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June 03, 2007

Comments

Mark C R UK

A very fair post Joel. Welcome back to the UK!

Also - this seems to be the fact that green issues are seen over here as A-political really (or non-political) - such that both or all the political parties are pretty much onboard.

Infact on the whole the UK population (60 million) is pretty much committed and willing to a very large degree, to make changes to lifestyle and is especially keen on reducing waste through intelligent design - such as reduced packaging on products. British don't like waste! It's true!

But then we link back to the "Green" or "clean" - tag devaluation.....

The issue is that green is relativistic. It changes with time and new technology. This has to be emphasised to the public.

Also that people should see "green" as generally (in my opinion) as better (overall lifecycle reduced impact) or more efficient than "state of the art" (related to the term used in interlectual property / patents discussion).


Then we cover all the bases - and make sure the consumer isn't confused by "green this or green that"
- or when nefarious money men also making unsubstantiated "Green product" claims - which will undermine the aims we have in the first place!

Glad you're enjoying being here Joel - welcome any time!

Rohit

Great post, Joel - sorry we missed one another as I was just there last week for the Corporate Climate Response event. We were live blogging the event, which included as participants many of the same companies you mentioned above. I did a wrapup of key themes at the event on the blog at www.climateresponseblog.com and we had several members of our teams sharing interesting anecdotes, including a story from the representative of Marks & Spencer who talked about the cost savings and environmental savings they realized simply by changing the shape of some of their refrigerators. Looking forward to reading more of your impressions from the UK!

Emil Möller

Hopeful signes in London indeed. When taking other manifestations of unsustainability into account, it gets more difficult to stay enthusiastic.

Look at rising geo political tensions re access to -easy access- fossil deposits, water and minerals.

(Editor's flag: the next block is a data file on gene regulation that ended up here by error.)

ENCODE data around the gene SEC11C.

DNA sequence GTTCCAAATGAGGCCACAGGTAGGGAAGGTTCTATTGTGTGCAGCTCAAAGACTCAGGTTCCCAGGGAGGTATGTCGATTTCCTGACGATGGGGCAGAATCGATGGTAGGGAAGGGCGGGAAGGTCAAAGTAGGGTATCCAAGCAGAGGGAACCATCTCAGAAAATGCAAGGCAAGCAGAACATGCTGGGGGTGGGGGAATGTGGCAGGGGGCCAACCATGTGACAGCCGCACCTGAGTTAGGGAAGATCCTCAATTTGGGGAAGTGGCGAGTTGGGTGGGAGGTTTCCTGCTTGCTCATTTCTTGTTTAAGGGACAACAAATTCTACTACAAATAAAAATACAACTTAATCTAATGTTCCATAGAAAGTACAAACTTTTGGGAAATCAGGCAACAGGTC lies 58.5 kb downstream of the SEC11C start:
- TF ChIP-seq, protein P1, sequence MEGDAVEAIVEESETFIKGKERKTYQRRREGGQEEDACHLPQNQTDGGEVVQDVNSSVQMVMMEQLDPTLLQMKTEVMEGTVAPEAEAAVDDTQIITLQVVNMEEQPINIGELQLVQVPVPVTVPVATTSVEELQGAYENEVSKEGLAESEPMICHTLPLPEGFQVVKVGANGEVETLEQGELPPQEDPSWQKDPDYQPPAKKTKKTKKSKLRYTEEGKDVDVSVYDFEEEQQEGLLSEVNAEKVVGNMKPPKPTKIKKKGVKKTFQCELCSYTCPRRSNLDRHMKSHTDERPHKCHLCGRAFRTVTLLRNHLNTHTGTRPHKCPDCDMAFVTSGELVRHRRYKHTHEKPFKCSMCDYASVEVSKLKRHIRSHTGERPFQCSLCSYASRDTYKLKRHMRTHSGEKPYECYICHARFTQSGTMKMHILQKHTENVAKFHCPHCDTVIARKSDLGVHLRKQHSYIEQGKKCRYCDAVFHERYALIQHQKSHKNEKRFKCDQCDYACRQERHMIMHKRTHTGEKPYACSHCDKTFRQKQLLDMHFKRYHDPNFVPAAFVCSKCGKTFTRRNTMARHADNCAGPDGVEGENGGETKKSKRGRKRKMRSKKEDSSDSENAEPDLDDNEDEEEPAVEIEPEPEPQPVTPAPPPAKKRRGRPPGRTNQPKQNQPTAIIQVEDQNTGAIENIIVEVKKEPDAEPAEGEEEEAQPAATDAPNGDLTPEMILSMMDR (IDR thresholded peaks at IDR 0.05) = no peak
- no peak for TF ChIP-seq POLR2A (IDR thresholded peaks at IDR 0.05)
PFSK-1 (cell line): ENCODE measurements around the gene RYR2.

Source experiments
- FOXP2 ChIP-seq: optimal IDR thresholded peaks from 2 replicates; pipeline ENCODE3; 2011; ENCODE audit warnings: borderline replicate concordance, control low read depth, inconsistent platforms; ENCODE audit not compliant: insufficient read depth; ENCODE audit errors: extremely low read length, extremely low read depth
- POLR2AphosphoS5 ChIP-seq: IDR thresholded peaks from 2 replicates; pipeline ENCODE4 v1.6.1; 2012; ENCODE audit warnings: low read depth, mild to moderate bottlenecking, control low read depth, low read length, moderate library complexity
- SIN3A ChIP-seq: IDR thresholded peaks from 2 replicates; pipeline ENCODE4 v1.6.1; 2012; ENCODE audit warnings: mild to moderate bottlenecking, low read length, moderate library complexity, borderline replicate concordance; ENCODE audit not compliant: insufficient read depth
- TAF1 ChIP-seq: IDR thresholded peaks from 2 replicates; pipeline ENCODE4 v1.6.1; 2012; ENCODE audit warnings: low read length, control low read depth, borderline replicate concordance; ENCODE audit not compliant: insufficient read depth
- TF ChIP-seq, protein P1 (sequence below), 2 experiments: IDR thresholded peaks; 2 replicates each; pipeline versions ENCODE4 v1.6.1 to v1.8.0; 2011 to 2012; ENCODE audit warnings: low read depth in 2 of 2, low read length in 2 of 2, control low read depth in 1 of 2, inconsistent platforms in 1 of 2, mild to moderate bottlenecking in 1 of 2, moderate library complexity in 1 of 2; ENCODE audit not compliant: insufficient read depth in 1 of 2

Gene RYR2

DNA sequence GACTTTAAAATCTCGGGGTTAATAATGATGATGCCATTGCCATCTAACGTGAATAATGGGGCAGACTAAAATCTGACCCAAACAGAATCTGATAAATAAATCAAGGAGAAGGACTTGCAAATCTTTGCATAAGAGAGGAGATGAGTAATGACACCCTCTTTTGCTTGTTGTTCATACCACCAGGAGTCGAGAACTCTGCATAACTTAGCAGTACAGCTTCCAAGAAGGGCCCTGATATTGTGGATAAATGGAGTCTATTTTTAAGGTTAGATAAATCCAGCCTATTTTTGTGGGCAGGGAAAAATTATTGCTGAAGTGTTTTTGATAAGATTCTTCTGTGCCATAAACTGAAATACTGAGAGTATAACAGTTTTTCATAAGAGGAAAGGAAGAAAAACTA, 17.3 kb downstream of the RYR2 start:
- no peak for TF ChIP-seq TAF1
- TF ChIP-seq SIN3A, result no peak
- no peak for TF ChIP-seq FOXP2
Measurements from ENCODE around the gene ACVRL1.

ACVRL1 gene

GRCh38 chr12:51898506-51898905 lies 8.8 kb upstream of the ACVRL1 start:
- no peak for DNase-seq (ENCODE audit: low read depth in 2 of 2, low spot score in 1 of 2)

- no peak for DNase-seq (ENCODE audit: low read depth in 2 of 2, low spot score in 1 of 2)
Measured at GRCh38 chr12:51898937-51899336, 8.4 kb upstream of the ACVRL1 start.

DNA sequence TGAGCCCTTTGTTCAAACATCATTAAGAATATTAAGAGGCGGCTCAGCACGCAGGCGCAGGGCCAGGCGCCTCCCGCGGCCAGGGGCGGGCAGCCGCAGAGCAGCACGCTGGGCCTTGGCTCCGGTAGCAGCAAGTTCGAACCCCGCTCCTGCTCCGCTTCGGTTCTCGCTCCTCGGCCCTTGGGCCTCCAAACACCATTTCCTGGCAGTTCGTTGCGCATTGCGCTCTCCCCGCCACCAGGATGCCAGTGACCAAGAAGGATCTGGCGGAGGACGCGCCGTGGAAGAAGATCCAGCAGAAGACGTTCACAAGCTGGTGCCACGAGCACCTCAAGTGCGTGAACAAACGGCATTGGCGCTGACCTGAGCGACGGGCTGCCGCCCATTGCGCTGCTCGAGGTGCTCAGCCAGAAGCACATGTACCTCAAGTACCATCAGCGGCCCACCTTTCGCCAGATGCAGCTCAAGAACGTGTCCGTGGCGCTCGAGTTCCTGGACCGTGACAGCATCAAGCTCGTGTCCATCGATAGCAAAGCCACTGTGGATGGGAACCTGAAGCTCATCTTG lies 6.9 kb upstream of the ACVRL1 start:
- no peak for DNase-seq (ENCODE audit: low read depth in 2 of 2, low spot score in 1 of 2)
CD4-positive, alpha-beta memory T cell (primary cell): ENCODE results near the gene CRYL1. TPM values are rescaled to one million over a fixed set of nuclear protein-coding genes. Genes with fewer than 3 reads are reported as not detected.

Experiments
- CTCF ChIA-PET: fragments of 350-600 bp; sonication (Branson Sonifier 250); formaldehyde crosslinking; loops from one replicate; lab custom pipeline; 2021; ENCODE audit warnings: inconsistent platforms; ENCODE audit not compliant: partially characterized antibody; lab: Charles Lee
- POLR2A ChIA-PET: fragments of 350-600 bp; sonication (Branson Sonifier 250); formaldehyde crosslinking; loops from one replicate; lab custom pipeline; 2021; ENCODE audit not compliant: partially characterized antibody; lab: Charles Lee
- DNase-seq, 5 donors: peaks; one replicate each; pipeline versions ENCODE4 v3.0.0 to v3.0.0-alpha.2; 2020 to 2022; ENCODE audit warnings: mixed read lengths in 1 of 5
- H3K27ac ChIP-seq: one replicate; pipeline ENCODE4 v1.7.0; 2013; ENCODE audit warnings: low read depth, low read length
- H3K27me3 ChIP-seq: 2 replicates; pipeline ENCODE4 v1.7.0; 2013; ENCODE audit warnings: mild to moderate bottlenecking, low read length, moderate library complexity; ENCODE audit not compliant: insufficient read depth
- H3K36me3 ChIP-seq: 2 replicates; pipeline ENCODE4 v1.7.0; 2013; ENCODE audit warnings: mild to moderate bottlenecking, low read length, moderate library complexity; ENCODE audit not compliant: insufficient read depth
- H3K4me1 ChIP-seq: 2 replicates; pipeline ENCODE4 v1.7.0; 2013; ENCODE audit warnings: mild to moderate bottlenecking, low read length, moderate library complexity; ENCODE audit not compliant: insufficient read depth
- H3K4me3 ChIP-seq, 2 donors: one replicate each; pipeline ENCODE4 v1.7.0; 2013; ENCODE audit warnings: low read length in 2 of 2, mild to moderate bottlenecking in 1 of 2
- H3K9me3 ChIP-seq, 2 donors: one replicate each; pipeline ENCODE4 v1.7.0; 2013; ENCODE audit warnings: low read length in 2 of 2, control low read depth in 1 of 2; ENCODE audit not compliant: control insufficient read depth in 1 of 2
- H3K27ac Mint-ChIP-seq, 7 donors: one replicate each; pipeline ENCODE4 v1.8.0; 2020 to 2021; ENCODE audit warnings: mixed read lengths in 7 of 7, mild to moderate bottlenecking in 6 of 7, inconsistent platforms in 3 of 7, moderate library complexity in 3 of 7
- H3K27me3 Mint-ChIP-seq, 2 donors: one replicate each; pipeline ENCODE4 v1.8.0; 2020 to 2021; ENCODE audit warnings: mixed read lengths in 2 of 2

Look at poverty, refugees and related misery.

Look at global flash capital, amorally seeking quickest returns.

Dear all, we're living in a chaotic world society, however local phenomena seem to be.
A break down is what we're heading for, when we don't grasp this. When we're not able to transcend the current stalemate, the paradoxes, the tunnel visions.

What is needed is a system change, a change of hearts, a break through to a next level of consciousness.

For starts, see http://en.wikipedia.org/wiki/Ken_Wilber and http://www.eurotrib.com/story/2006/12/9/16451/1405

Pace e Bene

Mark C R UK

Or the merging of the fact that Hubbert's Peak and climate change are converging - causing necessary change.... coupled to the geopolitical tensions.... ME and Russia (at present)...

Means that not just my heart wants change but my head (VIA my wallet) want's some change too!

Green and economic-efficiency and waste minimisation are very similar.

I'd say the green agenda put forward by Governor Arnold (Calif.) is just as impressive in parts as the UKs. So American's can feel a little bit better.

Much like previously - this is going to force a response from other US states... even if the federal government doesn't have the appetite to make a move.

The trick is to make these issues a STIMULUS to the economy not a hinderance.

This is the model we're aiming for here.

The cold economics is pushing us this way!

David Bent

Sustainability is certainly the hot topic in the UK at the moment. I work at Forum for the Future - which advised both M&S on 'Plan A' and provided the platform for Tescos announcement. We are finding our partners are moving from a compliance attitude to an opportunity mindset across a wide spectrum of sectors. At the moment its mostly climate change, but not exclusively. We hope that the UK can be a lead country - for its own competitiveness and as part of showing the US, China and India that it is possible.

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